Making Evita tango (again) on Broadway
In the 14 years since Rob Ashford switched sides of the musical theater table from cast to creative, he's forged an impressive resumé. He won a Tony Award for his first Broadway show (Thoroughly Modern Millie, 2002) and has since chalked up another six nominations. He's worked on original productions (Curtains), mounted revivals (Promises, Promises) and adapted from film (The Wedding Singer). For How to Succeed in Business Without Really Trying (currently running on Broadway), he wears both choreographer and director hats. The choreographer's newest project, a revival of Evita, opens this month at the Marquis Theatre. DT spoke with Ashford about the particular challenges of staging this show.
Dance Teacher: When creating dance numbers for Evita, where did you start?
Rob Ashford: The tango. There are few places in the world that when you mention the country, the first thing that comes to mind is dance. So the idea of the tango being a part of the fabric of the people and the way people move was our jumping-off point.
DT: Do you find it more challenging to choreograph a revival than an original production?
RA: Originals are a bit trickier to choreograph, because there isn't a previous production to compare it to. When something is completely original—when no one has any expectations—you have a wider palette. And that can be hindering, because the idea that the production could be anything is quite daunting.
On the other hand, revivals offer a unique challenge. Over time, originals become speciously beloved, and I often question how clearly everyone remembers them. Some musicals wouldn't be held in such esteem if audiences were seeing them for the first time today.
DT: When did you discover your passion for choreographing and directing?
RA: When I was a dance captain for Kiss of the Spider Woman, the directors were going to stage another company of it in Argentina. However, the choreographer, Rob Marshall, wasn't able to go, so he sent me in his stead.
I immediately fell in love with being on the other side of the table communicating to the dancers and actors what the dance represented. It was a joy to do that without any pressure of making up the choreography, since that had already been done by Rob. After that experience, I decided that I wanted to try the process with my own steps.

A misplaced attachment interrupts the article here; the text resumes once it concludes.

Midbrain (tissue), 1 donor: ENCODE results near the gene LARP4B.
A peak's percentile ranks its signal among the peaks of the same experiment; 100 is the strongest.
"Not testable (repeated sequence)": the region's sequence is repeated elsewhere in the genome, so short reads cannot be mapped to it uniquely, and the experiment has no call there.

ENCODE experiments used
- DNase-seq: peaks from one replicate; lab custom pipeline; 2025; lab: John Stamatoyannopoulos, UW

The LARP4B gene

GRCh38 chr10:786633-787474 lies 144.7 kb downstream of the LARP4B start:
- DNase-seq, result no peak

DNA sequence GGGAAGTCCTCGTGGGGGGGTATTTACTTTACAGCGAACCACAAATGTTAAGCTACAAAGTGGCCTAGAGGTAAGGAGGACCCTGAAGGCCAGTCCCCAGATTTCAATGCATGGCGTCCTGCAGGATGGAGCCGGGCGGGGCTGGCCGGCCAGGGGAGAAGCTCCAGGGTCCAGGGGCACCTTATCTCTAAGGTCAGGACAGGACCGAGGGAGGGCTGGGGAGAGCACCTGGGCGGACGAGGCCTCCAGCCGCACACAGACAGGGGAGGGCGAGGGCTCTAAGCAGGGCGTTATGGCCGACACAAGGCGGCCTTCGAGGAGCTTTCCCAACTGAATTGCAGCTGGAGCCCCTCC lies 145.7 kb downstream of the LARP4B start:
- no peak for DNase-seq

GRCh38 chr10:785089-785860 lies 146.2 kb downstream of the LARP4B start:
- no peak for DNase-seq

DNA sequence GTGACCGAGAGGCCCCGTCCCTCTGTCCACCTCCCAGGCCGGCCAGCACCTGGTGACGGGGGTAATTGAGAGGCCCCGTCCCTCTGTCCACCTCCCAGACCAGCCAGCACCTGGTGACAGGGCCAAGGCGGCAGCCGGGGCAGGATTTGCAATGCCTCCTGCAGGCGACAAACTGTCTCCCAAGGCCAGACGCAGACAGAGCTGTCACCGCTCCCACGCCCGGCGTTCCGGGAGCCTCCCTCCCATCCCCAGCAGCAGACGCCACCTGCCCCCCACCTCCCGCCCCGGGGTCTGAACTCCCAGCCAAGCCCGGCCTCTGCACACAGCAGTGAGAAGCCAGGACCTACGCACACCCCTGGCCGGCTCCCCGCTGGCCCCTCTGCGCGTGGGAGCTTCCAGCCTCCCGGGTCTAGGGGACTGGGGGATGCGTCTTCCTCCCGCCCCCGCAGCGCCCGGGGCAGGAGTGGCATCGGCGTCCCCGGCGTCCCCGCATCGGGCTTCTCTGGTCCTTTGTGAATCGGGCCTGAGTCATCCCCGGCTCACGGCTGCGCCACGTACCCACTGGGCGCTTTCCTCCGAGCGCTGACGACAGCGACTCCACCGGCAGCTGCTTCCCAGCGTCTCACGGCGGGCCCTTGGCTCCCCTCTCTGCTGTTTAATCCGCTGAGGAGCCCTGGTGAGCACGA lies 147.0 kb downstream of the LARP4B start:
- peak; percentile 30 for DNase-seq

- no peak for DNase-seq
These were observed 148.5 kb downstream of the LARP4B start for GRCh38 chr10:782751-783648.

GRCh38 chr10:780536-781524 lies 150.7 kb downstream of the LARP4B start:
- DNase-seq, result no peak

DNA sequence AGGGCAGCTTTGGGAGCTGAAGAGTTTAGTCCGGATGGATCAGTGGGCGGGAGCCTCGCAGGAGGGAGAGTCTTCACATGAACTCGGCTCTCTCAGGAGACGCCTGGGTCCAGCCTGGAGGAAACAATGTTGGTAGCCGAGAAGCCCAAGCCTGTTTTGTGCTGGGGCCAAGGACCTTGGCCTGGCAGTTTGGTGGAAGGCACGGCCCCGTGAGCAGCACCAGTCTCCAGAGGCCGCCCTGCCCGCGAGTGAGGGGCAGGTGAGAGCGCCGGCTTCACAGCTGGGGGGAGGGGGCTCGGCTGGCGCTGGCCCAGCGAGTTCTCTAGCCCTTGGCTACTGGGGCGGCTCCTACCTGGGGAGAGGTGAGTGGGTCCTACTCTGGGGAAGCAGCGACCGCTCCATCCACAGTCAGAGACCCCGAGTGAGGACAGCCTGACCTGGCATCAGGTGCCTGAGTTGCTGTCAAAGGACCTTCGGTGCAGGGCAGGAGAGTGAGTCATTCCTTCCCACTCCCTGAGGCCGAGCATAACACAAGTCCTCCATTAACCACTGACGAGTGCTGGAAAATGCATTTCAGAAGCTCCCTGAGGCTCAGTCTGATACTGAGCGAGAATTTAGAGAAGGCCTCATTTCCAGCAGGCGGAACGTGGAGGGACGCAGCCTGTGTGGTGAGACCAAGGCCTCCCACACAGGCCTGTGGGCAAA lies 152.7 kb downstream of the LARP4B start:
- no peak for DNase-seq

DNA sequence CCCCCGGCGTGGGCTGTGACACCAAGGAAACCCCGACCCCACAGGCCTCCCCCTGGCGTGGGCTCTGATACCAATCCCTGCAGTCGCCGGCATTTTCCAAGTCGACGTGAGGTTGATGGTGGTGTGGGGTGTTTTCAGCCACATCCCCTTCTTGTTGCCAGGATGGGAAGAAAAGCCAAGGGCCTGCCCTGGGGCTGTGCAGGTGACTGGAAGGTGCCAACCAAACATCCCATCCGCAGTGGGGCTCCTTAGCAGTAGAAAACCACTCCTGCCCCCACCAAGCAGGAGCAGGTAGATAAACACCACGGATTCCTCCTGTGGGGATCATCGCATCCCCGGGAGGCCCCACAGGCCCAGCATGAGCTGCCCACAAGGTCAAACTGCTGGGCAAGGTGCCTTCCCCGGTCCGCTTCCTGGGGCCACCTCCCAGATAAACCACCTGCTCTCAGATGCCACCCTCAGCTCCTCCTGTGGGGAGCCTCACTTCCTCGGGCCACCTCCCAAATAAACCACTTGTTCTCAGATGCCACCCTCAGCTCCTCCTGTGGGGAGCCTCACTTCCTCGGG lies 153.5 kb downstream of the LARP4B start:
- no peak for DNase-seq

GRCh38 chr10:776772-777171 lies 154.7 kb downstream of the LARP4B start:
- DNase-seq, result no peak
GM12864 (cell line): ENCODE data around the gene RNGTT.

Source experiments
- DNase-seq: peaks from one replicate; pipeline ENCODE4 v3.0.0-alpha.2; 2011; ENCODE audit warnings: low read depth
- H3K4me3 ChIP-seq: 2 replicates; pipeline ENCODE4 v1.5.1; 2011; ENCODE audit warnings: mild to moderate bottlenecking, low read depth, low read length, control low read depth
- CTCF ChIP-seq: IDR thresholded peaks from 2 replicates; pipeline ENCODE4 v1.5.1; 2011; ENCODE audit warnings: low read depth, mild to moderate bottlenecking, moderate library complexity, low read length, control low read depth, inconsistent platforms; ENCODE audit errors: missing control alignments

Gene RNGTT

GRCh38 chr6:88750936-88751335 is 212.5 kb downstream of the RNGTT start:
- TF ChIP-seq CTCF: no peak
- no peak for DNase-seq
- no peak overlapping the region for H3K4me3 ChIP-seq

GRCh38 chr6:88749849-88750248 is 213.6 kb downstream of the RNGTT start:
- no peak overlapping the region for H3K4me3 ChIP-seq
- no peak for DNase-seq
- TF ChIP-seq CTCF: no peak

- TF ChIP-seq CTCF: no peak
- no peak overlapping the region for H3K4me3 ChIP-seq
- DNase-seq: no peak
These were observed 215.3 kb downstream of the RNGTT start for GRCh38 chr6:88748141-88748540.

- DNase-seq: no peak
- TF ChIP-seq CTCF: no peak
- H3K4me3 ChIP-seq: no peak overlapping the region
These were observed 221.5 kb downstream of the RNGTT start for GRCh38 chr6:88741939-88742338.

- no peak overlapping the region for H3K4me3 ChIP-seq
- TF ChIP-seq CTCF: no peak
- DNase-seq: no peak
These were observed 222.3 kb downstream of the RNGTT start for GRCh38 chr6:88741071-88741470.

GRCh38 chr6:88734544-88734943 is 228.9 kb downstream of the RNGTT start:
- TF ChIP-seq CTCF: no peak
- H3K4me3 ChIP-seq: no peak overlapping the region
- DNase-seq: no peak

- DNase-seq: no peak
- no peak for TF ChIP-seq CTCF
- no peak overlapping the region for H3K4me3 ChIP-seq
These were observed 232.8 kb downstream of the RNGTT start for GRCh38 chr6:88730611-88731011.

DT: Do you still start the same way, first by communicating the story and then filling in the steps?
RA: Yes, the steps are always last. When you do a new show, it's first about the story, what you want to get across at a particular moment, how the characters move—that's where the most preproduction time is spent—then the steps.
DT: Do you have advice for teachers who are choreographing musical theater numbers?
RA: Focus on the storytelling. Get to the point. Tell the dancers what they're portraying with a certain step, pattern or series of moves, and you'll be amazed at what students can bring to that. Students' acting chops need to be challenged as well as their dancing—acting and steps go hand-in-hand in musical theater.
I work really hard to make dance an essential part in my musicals. Dance isn't extra; it should be part of the story. Audiences are smart: You only need about 15 seconds of dance to establish a mood or atmosphere. Too often I think choreographers go on and on in order to create an atmosphere, when in reality, the audience wants the play to keep moving.
DT: What's next for you?
RA: I want to try it all. In 2014 I'll be choreographing and directing an opera, more film ideas are in the air, and choreographing for a dance company—that's something I'd like to do. My journey has been similar to one in a ballet class: You do a perfect double pirouette and the teacher says, “Now do three.” I'll achieve one step of my journey, and then I strive to do something different to push my own boundaries. My main thing is to keep the creativity alive and challenge myself. DT
Photo by Ari Mintz, courtesy of The Hartman Group